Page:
Having spent a while reading about Afghanistan, I’ve collected some resources for anyone who’d like to learn a little more about that godforsaken country and about what various strategists think ought to be done. Pretty much everything I’ve listed below is useful to read, even if you don’t agree with all of the conclusions that analysts come up with.
A good place to start is The Forgotten Front, published more than a year ago by the Center for American Progress. Written by Caroline P. Wadhams, an extremely bright young analyst, and Lawrence Korb, a veteran defense expert, it’s a primer about the war. Many progressives won’t like their conclusion that the United States needs to send more troops. (At the time, when the US had 25,000 troops in country, CAP recommended adding 20,000 more. Currently, there are 36,000 US forces, and President Obama has ordered the deployment of 17,000 more.) And CAP puts too much emphasis on NATO, saying, “A failure in Afghanistan would throw NATO’s relevance into doubt” — as if the war were about NATO, not Afghanistan. But “The Forgotten Front,” even though it is somewhat overtaken by events, is a very useful guide to the issues in the war, complete with maps, charts and graphs.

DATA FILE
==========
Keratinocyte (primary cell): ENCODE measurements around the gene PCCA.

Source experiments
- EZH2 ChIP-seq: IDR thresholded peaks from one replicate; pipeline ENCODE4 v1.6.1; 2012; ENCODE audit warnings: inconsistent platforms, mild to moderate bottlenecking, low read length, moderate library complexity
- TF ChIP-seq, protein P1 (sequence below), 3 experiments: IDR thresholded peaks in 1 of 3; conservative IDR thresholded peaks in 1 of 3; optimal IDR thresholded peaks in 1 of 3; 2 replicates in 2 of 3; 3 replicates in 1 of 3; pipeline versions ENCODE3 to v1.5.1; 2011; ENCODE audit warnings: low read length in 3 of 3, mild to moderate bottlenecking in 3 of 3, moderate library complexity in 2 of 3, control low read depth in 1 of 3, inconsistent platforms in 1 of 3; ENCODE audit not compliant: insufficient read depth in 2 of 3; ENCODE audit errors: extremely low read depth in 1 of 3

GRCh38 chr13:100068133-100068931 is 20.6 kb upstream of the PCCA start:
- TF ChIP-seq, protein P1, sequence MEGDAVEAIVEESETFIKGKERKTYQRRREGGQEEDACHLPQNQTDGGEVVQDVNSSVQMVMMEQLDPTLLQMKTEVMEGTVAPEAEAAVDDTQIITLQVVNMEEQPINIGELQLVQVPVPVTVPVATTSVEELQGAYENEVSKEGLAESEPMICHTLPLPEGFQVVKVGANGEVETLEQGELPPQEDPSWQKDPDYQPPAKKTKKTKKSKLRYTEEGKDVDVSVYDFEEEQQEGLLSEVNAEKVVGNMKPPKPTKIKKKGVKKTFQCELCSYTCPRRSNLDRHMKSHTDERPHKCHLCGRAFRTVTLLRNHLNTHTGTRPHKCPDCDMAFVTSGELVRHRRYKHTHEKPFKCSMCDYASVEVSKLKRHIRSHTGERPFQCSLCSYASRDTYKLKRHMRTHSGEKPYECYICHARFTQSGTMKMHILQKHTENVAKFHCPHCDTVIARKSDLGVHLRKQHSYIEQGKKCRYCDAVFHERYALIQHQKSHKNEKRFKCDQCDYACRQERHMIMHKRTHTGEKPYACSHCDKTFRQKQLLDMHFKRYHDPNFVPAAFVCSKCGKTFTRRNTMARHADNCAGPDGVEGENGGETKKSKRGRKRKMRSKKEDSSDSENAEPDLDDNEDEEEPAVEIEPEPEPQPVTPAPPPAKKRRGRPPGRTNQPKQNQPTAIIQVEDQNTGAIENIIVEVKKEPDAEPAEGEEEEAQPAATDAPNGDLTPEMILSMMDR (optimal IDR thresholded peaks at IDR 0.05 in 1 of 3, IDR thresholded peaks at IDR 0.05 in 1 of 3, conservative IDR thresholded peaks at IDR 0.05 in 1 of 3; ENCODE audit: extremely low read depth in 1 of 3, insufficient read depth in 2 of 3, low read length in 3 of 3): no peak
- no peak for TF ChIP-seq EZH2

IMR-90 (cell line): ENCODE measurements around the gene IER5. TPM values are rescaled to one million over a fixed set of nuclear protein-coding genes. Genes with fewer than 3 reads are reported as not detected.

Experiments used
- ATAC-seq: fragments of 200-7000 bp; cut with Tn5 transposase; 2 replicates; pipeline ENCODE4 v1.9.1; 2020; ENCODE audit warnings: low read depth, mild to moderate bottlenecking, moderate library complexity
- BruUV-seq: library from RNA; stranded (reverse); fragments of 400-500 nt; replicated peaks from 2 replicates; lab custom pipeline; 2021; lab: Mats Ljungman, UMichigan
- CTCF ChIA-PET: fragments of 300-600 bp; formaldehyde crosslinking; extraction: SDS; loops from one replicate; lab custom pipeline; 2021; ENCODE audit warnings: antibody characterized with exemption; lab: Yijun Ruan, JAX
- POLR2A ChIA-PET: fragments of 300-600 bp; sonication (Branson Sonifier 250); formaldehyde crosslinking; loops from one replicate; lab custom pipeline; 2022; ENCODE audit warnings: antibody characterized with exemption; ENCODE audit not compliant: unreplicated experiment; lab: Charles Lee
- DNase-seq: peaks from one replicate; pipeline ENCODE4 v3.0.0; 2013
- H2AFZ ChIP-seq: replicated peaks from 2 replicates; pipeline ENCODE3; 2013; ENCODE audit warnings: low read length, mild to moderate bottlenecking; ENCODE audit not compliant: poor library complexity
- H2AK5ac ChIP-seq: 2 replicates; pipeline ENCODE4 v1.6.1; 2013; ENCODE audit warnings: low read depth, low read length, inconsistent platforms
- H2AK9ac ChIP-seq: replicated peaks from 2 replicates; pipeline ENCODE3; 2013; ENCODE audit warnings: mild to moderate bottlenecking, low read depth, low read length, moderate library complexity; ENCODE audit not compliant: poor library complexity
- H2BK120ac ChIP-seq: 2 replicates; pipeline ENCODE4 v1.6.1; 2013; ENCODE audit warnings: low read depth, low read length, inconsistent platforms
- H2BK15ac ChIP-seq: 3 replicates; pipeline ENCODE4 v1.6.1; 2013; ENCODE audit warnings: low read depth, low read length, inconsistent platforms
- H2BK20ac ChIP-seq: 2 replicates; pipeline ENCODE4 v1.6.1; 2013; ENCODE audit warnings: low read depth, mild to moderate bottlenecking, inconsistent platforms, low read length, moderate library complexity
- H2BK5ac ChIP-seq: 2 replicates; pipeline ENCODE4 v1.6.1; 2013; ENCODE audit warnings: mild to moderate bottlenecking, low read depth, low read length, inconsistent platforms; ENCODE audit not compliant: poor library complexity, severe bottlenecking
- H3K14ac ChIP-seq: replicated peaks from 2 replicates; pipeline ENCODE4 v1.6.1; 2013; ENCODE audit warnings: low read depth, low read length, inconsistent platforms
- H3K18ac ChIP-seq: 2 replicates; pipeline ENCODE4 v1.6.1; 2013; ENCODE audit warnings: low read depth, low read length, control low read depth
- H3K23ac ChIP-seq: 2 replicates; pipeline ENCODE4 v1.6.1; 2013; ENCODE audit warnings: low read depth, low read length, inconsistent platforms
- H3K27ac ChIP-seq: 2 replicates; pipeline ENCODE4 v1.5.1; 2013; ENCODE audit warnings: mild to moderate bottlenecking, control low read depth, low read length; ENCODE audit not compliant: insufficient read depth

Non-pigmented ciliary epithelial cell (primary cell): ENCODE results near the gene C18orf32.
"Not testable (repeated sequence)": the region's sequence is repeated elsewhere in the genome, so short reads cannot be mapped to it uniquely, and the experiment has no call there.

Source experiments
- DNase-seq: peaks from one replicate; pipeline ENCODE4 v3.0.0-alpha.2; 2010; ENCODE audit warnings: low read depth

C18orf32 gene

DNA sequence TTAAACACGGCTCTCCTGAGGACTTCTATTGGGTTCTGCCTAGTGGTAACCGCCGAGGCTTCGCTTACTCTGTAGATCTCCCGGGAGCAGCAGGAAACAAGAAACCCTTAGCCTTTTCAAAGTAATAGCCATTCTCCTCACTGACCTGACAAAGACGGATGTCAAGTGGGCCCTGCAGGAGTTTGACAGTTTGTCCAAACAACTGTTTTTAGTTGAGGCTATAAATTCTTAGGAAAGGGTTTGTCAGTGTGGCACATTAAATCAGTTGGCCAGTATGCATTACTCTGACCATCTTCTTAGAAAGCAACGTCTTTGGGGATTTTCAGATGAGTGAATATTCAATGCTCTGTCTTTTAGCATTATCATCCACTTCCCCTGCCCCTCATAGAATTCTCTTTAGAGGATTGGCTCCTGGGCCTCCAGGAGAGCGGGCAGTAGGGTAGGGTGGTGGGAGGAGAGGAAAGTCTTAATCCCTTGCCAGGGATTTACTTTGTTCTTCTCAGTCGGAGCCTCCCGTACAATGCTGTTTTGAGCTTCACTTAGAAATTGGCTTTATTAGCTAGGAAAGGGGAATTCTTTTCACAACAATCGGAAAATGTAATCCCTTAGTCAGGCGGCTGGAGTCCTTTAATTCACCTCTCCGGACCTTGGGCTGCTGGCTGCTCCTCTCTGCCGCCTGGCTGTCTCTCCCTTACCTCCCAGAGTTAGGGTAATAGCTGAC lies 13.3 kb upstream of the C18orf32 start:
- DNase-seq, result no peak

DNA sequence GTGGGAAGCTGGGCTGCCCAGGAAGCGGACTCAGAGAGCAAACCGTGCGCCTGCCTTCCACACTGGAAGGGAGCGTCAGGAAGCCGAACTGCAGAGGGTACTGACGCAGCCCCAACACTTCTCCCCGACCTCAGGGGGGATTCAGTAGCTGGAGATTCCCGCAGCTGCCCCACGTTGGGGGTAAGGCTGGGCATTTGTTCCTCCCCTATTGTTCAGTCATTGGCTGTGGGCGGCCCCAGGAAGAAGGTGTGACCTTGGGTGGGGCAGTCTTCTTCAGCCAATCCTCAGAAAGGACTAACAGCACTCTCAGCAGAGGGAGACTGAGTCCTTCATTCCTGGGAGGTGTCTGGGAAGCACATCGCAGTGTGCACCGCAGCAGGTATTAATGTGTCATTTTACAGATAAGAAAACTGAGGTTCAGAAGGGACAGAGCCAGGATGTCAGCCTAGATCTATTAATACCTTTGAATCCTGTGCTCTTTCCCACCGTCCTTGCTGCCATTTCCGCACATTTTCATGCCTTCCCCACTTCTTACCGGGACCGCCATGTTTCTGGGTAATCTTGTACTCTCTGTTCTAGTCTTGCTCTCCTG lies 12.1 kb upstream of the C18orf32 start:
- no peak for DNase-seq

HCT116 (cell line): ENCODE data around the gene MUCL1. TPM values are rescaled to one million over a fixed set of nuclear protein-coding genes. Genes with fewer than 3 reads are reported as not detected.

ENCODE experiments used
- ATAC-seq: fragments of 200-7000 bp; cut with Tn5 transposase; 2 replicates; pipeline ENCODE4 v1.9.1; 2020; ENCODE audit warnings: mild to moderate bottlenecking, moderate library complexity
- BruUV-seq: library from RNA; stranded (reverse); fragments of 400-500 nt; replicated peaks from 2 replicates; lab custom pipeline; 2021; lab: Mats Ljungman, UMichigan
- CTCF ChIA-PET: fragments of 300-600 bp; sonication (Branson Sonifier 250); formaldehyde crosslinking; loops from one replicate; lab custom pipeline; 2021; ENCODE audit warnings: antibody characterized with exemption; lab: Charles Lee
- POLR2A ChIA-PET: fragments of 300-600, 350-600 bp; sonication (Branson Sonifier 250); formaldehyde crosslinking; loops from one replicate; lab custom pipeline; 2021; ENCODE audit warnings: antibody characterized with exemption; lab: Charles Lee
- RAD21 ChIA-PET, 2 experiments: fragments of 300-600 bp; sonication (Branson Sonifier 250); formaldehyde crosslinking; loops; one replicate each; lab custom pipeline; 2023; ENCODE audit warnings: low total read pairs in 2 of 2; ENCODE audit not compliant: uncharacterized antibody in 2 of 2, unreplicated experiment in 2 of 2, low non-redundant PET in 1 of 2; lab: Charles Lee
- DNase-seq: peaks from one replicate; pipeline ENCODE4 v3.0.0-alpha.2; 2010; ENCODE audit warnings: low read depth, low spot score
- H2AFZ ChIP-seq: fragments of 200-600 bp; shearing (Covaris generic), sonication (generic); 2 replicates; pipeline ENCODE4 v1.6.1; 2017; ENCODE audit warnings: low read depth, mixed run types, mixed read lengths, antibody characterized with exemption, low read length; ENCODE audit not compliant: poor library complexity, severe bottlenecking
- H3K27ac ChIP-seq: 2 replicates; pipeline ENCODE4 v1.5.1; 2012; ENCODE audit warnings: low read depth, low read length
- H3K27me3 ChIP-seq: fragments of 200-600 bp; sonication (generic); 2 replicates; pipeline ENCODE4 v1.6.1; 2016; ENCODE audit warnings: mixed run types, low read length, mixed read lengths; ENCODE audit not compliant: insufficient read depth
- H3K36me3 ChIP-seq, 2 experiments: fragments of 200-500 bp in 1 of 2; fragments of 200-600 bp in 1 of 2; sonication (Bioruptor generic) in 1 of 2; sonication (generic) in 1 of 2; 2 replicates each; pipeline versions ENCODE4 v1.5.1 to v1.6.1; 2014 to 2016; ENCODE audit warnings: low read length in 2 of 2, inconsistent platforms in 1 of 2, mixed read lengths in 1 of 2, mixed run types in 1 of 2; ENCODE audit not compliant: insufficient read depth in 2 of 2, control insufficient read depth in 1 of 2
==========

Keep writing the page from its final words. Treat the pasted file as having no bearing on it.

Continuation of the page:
One of the very best analysts on Afghanistan is Seth Jones of the RAND Corporation. His book-length monograph is called Counterinsurgency in Afghanistan. Especially valuable for those seeking to understand who, exactly, we’re fighting in Afghanistan is Chapter 4 of Jones’ report. “Insurgents and Their Support Network.” He writes:
The insurgency in Afghanistan included six main insurgent groups: the Taliban, Hezb-i Islami, the Haqqani network, foreign fighters (mostly Arabs and Central Asians), tribes based in Afghanistan and Pakistan, and criminal networks.
Jones provides an extremely useful tour of the insurgency, making clear to anyone who reads it that the United States is engaged in a struggle against an opponent far richer and more complex than “the Taliban.” (You can read a lot more of Seth Jones’ work here.)
In connection with Jones’ report, read RAND’s James Dobbins’ testimony, on February 26, 2009, to the Senate Armed Service Committee, also called Counterinsurgency in Afghanistan. Dobbins, President Bush’s first envoy to Afghanistan who also served as liaison to the Afghan exile opposition before 2001, says that since the Taliban operate mostly in the country’s south, with headquarters in Pakistan’s Baluchistan region, that the United States ought to consider targeting the Taliban inner shura (“council”) with the same Predator drones that it’s using further north in the tribal areas of Pakistan.